|Publication number||US6517289 B1|
|Application number||US 09/670,381|
|Publication date||Feb 11, 2003|
|Filing date||Sep 28, 2000|
|Priority date||Sep 28, 2000|
|Publication number||09670381, 670381, US 6517289 B1, US 6517289B1, US-B1-6517289, US6517289 B1, US6517289B1|
|Inventors||David B. Coakley, Richard K. Knutson|
|Original Assignee||The United States Of America As Represented By The Secretary Of The Navy|
|Export Citation||BiBTeX, EndNote, RefMan|
|Patent Citations (6), Referenced by (13), Classifications (16), Legal Events (6)|
|External Links: USPTO, USPTO Assignment, Espacenet|
The present invention relates generally to use of flexible fairings to reduce vibration of structures induced by exposure thereof to flow of a fluid medium.
The use of flexible fairings in protective surrounding relation to structures such as pipes and cables exposed to a fluid medium under flow, is generally known in the art especially within submerged seawater environment as disclosed for example in U.S. Pat. No. 5,421,413 to Allen et al. Such flexible fairings provide good drag reduction as well to avoid possibly damaging and noisy vortex-induced vibrations in cables or pipes. It is therefore an important object of the present invention to provide an effective and less costly flexible fairing type of protection for pipes or the like, subject to the damaging effect of a fluid medium undergoing flow within submerged seawater environment for example.
In accordance with the present invention, a flexible fairing is expanded to and maintained in a streamline shaped configuration by dynamic pressure ported internally, such pressure being generated by fluid flow across the fairing. The fairing is accordingly constructed to establish by inflation a streamline shape extending cross-sectionally from its leading edge to a trailing edge in the direction of flow of the fluid medium. Such fairing is swively mounted adjacent its leading edge by bushings on a pipe or cable for rotational displacement thereon to a position wherein the streamline shape is made to extend in the direction of fluid flow by fluid forces acting on the fairing. Various means are utilized to enhance establishment of the streamline shape, such as stiffening rods and separately flexible baffles positioned within flexible shroud material of the fairing in spaced relation to each other.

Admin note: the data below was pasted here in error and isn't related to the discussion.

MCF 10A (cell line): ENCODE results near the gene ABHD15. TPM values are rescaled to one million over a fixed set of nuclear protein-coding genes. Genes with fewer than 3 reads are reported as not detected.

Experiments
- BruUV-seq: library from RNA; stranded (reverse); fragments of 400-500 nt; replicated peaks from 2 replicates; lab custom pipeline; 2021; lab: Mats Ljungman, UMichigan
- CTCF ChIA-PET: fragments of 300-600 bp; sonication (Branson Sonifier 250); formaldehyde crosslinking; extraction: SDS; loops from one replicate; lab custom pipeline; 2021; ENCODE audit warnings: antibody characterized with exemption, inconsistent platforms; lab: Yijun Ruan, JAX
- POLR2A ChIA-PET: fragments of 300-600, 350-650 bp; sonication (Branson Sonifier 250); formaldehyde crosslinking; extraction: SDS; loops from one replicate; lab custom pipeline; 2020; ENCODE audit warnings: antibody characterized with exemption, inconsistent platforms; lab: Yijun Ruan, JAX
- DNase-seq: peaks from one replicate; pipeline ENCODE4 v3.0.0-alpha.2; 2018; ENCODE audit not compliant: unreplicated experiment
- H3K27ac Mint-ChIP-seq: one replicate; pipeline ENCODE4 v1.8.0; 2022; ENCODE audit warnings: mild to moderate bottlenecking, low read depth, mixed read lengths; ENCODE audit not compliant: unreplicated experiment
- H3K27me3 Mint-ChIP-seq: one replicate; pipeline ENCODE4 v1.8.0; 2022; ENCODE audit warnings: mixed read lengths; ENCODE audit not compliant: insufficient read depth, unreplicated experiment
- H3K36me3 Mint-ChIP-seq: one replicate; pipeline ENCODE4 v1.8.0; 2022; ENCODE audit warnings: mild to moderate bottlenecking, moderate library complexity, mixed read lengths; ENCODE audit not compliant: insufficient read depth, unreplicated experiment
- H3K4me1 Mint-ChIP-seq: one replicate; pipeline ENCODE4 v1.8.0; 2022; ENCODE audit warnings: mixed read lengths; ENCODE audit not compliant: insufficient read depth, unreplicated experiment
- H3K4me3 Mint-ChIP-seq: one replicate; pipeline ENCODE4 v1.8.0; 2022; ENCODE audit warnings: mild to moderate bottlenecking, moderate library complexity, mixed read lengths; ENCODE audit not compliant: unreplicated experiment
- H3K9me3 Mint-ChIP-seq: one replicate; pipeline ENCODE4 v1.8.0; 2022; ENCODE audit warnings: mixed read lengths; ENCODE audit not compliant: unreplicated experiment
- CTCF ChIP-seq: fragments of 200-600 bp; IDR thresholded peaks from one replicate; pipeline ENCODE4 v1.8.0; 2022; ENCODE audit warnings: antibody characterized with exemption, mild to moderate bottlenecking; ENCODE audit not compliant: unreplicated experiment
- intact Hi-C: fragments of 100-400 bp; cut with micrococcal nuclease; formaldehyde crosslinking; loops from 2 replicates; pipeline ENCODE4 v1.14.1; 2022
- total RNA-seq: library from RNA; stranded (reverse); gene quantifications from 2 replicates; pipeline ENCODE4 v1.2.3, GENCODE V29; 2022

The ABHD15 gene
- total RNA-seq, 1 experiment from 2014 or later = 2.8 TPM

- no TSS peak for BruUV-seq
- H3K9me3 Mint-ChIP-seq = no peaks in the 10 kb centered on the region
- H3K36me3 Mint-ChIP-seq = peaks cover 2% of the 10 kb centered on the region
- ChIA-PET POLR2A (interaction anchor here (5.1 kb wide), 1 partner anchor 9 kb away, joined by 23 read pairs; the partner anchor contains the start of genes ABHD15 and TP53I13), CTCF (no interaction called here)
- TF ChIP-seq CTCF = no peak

A more complete appreciation of the invention and many of its attendant advantages will be readily appreciated as the same becomes better understood by reference to the following detailed description when considered in connection with the accompanying drawing herein:
FIG. 1 is a top plan view of an inflated fairing shroud in protective surrounding relation to a submerged seawater pipe;
FIG. 2 is a side elevation view of the fairing shroud shown in FIG. 1, with a leading edge portion thereof broken away;
FIG. 3 is a partial front elevation view of the arrangement illustrated in FIG. 2, with a portion thereof shown in section;
FIGS. 4 and 5 are partial section views taken substantially through planes indicated by section lines 4—4 and 5—5 in FIG. 2;
FIG. 6 is a partial section view taken substantially through a plane indicated by section line 6—6 in FIG. 4;
FIG. 7 is a partial section view taken substantially through a plane indicated by section line 7—7 in FIG. 2;
FIG. 8 is a partial section view taken substantially through a plane indicated by section line 8—8 in FIG. 7;
FIG. 9 is a partial side elevation view similar to that of FIG. 2, showing a modification of the arrangement shown therein;
FIG. 10 is a partial section view taken substantially through a plane indicated by section line 10—10 in FIG. 9;
FIG. 11 is a partial section view taken substantially through a plane indicated by section line 11—11 in FIG. 9;
FIG. 12 is a partial side elevation view similar to that of FIG. 2, showing another embodiment of the present invention; and
FIG. 13 is a section view taken substantially through a plane indicated by section line 13—13 in FIG. 12.
Referring now to the drawing in detail, FIG. 1 illustrates a fairing shroud 10 through which a vertically elongated pipe 12 extends within a fluid medium, such as seawater 14, pursuant to one embodiment of the present invention. As shown, the pipe 12 being exposed to the seawater 14, undergoing flow in a direction 16 for example, is thereby subject to high drag forces and vortex-induced vibrations which are substantially reduced in accordance with the present invention by inflation of the fairing shroud 10 in response to dynamic pressure generated by the flow of the seawater 14. The fairing shroud 10 is arranged in protective relation to the pipe 12 by virtue of its construction and attachment to the pipe 12 as hereinafter described.